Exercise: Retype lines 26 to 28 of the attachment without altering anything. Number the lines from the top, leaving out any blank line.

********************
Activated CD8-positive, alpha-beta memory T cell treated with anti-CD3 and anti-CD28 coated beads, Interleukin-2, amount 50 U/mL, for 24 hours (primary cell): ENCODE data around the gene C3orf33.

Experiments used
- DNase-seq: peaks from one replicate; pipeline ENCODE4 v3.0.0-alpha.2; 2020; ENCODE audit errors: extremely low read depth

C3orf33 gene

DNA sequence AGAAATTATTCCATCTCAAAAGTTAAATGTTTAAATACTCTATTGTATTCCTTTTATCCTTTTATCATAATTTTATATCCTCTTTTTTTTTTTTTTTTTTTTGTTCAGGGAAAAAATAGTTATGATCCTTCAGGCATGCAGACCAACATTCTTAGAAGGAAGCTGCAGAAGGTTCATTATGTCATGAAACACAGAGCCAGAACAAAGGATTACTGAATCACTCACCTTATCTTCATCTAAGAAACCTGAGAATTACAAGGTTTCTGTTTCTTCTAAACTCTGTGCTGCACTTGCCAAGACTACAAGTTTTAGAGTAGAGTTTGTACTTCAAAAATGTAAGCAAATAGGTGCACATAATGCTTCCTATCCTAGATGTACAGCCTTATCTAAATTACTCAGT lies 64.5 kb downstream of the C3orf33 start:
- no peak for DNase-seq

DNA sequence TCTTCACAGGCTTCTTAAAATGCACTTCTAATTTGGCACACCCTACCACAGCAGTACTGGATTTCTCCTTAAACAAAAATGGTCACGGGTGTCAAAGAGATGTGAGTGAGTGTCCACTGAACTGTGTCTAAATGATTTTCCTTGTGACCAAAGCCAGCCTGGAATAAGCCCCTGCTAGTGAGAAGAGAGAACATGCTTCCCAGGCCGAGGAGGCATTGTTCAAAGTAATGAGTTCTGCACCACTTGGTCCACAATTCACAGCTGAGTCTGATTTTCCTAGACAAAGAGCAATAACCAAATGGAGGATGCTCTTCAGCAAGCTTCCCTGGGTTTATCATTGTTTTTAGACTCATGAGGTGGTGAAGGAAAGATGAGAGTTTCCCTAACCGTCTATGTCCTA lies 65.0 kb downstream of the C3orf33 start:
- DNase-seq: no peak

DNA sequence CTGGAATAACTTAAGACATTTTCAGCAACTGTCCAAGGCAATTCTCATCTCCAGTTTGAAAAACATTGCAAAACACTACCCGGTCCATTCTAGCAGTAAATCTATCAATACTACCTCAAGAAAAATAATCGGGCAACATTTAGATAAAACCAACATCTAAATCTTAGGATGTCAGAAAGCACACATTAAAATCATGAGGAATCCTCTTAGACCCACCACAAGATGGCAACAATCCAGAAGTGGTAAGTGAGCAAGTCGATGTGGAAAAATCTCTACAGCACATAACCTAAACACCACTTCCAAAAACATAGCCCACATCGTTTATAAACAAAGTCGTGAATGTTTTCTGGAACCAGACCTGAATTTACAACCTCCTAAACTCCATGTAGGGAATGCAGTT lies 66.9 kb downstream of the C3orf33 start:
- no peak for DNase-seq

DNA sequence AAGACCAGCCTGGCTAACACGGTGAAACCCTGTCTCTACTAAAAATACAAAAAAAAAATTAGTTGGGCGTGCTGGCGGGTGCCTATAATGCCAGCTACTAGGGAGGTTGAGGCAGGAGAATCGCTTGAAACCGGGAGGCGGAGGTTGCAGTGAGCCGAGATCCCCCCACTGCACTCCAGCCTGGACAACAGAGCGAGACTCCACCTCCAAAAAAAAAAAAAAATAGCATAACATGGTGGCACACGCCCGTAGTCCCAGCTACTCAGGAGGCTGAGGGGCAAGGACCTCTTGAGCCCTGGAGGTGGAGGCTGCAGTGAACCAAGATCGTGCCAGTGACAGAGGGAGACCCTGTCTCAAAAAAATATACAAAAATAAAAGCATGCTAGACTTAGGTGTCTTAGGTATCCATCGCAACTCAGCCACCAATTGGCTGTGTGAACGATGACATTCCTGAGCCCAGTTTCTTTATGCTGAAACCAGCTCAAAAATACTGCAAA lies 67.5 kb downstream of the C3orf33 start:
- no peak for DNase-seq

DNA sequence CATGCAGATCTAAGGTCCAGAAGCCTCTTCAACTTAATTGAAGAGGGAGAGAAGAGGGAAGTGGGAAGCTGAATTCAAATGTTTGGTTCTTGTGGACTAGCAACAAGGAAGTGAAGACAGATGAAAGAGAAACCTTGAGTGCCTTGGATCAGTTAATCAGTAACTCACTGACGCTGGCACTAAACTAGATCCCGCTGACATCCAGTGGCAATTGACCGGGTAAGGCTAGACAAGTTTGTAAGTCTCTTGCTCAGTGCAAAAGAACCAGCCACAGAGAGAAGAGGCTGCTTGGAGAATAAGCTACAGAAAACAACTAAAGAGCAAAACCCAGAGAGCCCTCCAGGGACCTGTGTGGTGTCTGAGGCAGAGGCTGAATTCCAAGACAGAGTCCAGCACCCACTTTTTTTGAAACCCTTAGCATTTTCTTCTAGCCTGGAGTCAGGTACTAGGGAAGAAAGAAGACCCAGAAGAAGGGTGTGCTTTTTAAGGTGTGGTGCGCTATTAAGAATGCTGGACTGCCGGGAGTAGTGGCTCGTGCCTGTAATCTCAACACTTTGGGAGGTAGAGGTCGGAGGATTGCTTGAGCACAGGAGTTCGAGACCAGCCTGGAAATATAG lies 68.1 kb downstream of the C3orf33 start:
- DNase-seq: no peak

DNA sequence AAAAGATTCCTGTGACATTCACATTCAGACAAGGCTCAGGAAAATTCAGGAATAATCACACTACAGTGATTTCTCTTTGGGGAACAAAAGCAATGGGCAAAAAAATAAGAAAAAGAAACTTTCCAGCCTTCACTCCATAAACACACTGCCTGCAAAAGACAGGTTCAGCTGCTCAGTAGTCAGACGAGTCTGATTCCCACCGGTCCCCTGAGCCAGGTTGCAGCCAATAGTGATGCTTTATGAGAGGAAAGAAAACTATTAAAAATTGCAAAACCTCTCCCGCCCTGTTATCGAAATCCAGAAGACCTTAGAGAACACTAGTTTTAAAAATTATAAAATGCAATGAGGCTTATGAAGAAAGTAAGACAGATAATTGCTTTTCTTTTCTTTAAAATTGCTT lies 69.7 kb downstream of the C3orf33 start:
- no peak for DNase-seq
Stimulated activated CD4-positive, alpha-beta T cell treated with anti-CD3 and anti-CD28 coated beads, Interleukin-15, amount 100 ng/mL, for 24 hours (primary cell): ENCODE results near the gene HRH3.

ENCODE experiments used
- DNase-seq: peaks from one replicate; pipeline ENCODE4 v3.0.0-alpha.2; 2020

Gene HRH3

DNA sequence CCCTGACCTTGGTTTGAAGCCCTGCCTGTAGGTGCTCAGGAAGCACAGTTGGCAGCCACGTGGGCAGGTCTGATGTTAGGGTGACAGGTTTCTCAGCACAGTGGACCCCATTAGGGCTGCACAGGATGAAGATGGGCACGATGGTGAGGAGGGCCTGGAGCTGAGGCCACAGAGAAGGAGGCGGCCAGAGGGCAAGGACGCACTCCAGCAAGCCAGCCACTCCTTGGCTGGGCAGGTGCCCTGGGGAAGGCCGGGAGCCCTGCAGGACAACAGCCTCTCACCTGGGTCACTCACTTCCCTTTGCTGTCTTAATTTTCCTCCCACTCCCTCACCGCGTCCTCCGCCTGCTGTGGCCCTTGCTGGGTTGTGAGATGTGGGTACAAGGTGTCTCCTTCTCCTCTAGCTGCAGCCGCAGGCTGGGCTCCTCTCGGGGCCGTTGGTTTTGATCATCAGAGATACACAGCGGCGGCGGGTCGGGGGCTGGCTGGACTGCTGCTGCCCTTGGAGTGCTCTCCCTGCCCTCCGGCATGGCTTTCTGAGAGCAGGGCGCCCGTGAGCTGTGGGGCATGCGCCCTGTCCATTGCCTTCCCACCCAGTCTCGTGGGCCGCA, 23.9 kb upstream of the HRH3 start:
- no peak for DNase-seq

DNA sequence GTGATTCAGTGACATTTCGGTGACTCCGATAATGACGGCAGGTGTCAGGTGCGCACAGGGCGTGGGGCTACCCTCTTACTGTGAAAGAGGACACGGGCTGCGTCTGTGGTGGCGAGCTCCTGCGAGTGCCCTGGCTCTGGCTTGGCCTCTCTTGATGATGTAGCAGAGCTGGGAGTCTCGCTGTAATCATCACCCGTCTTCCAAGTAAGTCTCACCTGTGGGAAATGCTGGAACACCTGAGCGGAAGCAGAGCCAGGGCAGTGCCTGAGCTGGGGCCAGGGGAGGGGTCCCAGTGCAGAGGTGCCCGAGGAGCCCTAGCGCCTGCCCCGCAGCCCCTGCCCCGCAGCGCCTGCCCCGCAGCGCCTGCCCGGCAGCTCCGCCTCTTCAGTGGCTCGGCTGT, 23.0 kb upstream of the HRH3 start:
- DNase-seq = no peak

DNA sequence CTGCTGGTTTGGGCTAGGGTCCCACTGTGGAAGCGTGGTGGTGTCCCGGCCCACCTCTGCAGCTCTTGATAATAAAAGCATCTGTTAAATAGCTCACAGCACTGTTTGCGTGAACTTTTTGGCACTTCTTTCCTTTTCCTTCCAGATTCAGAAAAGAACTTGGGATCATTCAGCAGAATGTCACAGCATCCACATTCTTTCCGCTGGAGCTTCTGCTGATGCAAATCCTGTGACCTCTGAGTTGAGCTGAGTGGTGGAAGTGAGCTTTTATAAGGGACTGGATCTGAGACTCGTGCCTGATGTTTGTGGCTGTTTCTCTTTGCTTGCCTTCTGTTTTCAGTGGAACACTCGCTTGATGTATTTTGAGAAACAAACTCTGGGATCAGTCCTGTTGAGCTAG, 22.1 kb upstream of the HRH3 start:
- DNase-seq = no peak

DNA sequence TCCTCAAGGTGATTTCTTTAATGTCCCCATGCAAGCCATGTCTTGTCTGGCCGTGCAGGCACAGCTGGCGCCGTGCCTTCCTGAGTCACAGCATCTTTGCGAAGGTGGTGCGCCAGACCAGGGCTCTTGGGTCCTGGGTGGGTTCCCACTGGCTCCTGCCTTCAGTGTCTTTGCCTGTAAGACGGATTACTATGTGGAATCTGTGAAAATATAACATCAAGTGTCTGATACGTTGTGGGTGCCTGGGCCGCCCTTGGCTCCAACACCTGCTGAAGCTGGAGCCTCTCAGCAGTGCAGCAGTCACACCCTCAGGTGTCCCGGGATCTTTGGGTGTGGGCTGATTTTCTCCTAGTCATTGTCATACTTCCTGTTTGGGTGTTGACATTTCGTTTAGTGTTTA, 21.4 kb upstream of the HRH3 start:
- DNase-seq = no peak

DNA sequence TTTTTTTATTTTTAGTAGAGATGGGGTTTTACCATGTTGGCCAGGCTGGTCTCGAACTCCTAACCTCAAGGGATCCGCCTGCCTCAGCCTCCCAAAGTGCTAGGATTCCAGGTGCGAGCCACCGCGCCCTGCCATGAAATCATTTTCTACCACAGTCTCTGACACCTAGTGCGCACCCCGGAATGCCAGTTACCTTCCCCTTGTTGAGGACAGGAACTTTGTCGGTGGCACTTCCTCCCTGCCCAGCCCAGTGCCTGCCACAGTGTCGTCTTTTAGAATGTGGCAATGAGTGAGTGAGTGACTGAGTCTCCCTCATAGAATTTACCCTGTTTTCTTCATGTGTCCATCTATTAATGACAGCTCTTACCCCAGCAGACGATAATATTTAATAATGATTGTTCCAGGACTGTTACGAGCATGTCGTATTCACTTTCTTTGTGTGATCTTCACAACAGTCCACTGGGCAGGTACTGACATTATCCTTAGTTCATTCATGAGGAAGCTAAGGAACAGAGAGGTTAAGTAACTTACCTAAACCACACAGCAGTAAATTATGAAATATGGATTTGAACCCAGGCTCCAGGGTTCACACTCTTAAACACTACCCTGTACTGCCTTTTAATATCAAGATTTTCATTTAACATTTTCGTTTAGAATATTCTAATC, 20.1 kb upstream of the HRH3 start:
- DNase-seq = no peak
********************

- DNase-seq = no peak

DNA sequence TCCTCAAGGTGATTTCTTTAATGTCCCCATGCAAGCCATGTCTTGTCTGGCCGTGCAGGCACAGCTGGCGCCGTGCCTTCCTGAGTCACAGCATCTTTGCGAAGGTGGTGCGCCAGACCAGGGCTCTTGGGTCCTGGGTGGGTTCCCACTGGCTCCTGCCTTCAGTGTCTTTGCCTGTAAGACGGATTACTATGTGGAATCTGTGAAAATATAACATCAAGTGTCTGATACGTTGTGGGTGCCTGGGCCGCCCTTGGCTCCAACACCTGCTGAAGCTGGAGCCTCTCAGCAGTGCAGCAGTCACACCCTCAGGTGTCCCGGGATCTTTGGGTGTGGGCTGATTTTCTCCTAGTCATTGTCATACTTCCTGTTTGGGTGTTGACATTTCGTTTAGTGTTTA, 21.4 kb upstream of the HRH3 start:
- DNase-seq = no peak